Preliminary research shows hope in the use of freeze-dried strawberries to help in the prevention of esophageal cancer.
The research study was led last year by Tong Chen, MD, PhD, researcher and assistant professor at the Ohio State University’s Comprehensive Cancer Center in Columbus, Ohio.
Results were presented to the American Association for Cancer Research and the study was funded by the California Strawberry Commission.
Chen said: “eating strawberries may be a way for people at high risk for esophageal cancer to protect themselves from the disease.”
This study followed the success of an animal study conducted which showed positive results in strawberries fighting esophageal cancer.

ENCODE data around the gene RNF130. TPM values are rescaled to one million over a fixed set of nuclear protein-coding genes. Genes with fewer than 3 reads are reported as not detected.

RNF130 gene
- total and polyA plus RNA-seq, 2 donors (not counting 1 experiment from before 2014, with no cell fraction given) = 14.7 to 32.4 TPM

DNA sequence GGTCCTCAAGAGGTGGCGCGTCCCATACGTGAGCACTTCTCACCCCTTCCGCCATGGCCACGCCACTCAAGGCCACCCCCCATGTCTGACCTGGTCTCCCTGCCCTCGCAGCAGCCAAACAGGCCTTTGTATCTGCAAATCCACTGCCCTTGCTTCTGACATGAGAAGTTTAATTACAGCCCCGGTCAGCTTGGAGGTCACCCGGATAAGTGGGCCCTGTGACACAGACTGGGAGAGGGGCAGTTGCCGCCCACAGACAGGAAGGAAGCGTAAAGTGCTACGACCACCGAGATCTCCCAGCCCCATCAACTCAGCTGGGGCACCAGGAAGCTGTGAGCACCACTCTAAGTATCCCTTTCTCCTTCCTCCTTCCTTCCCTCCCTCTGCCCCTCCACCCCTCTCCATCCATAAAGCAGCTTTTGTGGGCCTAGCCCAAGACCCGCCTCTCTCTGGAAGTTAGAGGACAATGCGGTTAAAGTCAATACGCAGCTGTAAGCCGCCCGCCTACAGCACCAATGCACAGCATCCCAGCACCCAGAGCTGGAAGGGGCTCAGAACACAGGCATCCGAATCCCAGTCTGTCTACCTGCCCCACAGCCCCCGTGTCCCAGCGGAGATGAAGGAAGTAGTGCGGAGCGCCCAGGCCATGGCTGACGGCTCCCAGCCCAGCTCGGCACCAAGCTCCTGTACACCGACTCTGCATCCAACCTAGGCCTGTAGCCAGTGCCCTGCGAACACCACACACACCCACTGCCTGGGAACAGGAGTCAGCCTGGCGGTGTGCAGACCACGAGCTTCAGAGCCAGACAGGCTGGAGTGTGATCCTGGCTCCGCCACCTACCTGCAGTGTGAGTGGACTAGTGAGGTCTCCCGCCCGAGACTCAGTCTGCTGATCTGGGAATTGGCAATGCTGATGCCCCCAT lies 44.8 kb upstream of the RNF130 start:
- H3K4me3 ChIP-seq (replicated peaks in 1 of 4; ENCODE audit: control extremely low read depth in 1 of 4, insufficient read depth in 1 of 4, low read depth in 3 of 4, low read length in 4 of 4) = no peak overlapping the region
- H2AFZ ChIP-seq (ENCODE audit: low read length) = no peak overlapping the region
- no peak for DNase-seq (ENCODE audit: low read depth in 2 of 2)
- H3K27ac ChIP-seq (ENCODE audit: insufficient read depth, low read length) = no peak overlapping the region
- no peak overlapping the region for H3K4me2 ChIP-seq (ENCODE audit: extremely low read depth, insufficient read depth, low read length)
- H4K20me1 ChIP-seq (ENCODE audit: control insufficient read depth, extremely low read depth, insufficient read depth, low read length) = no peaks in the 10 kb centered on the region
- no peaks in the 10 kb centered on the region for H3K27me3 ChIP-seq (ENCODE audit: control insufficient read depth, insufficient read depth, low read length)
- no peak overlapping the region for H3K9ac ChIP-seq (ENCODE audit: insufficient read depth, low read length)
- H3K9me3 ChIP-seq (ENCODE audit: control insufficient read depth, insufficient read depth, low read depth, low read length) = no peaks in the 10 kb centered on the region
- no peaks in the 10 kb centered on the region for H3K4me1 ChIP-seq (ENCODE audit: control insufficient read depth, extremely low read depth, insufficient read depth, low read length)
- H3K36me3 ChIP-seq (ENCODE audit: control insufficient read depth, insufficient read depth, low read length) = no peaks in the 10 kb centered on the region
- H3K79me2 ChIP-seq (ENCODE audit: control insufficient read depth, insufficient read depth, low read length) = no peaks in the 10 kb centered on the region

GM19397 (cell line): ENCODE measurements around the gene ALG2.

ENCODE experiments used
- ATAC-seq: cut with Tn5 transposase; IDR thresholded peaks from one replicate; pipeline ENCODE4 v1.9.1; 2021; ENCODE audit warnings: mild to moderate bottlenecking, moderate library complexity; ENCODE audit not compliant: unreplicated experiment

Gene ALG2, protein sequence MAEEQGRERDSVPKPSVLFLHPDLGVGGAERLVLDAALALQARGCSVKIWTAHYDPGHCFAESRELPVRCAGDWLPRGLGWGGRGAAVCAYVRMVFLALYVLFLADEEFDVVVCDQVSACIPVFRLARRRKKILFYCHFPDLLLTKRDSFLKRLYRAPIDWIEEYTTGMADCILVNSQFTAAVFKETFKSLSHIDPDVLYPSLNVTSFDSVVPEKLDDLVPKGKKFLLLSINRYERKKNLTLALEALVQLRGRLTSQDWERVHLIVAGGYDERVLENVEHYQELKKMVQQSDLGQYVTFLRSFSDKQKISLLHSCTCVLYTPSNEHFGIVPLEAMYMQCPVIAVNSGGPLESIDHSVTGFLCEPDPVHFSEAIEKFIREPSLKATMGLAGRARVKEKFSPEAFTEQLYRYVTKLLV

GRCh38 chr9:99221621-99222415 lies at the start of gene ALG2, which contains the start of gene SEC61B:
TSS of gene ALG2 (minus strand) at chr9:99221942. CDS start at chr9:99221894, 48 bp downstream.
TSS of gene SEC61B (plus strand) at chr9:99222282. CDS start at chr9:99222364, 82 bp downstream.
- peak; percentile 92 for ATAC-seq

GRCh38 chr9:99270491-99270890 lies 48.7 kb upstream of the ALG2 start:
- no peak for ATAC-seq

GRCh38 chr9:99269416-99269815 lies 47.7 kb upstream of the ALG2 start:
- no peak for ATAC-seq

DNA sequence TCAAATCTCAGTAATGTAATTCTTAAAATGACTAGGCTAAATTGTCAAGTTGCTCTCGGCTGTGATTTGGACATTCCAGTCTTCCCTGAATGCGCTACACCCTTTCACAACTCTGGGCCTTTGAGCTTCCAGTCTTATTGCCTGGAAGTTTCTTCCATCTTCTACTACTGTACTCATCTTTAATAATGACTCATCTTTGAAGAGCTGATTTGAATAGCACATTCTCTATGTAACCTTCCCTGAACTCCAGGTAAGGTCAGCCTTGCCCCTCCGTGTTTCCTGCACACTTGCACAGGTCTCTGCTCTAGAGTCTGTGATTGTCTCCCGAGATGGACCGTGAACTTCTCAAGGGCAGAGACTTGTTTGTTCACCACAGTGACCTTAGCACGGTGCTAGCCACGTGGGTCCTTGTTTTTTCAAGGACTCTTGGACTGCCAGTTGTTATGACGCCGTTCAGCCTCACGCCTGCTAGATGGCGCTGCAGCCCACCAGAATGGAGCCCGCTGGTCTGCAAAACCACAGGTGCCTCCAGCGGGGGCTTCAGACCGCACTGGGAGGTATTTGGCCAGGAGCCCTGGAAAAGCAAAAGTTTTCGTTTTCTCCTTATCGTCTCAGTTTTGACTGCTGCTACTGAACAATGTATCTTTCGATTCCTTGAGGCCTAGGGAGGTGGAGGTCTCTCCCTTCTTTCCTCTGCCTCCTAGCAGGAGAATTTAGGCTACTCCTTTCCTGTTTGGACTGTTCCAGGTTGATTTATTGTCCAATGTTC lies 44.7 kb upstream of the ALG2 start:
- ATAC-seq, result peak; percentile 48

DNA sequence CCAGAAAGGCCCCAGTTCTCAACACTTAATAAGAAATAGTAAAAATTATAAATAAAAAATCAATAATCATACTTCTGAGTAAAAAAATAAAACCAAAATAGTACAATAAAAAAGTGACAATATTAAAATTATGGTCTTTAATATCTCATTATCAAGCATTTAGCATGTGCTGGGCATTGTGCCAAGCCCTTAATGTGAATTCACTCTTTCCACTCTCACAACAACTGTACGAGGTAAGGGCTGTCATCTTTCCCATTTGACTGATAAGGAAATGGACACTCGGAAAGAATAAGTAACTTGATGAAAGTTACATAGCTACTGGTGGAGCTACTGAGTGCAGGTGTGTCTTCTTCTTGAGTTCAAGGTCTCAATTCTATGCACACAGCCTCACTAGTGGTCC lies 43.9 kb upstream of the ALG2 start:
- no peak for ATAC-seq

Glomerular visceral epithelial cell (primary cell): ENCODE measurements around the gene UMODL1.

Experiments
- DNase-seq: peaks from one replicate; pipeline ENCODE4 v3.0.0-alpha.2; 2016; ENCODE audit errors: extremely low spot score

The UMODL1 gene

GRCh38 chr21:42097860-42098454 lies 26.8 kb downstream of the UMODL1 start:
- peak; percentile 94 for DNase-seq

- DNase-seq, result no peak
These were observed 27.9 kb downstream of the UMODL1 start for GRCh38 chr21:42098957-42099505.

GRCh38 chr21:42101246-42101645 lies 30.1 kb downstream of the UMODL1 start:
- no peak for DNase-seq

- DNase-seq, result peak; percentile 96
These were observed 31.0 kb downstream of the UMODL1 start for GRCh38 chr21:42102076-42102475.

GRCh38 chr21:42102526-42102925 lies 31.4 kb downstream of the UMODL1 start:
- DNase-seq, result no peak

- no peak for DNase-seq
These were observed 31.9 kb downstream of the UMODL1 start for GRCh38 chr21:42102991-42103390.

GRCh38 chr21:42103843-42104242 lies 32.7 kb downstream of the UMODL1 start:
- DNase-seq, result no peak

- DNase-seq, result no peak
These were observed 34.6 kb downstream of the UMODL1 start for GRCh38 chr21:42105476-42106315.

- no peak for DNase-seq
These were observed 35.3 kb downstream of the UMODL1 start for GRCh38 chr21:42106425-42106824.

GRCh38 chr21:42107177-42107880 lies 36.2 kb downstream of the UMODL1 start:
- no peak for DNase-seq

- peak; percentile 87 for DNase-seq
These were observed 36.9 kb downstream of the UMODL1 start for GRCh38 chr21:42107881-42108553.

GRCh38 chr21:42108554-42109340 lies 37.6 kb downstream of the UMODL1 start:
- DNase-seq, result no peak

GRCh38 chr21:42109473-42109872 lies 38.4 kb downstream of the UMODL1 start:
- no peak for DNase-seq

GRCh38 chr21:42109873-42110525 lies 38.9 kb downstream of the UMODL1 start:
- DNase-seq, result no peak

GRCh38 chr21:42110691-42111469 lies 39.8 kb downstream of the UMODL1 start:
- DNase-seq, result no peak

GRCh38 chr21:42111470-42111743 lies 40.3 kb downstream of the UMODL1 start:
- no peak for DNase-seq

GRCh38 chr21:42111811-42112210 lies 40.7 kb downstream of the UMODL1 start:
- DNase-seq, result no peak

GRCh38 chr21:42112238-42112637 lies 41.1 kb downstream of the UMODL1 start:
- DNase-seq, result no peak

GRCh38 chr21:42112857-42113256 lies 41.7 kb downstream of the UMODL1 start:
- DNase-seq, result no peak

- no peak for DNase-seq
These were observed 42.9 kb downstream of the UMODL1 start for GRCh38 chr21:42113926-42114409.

For six consecutive months, the study participants ate 60 grams of the freeze-dried strawberries. Out of 36 participants, 29 showed a significantly slower growth of the precancerous lesions of the esophagus.
Due to the fact that the study is “phase one” without a control group, Dr. Fritz Francois said: “it is therefore premature and in fact not possible to tell whether or not the observed effects were by chance alone and would have happened regardless of what the patients were given, such as sugar pills.” Dr. Francois is assistant professor of Medicine at New York University Langone Medical Center.
However, experts agree that the findings are extremely encouraging and insist for more further studies to determine if strawberries or other fruits and vegetables are suitable means for cancer prevention and treatment.
“This may be an attractive approach to chemoprevention drugs alone or in conjunction, since many of these medications have side effects or it may not be possible for the patient to take them in large enough doses to confer a benefit,” said Francois.
ABC Video: Strawberries may prevent esophageal cancer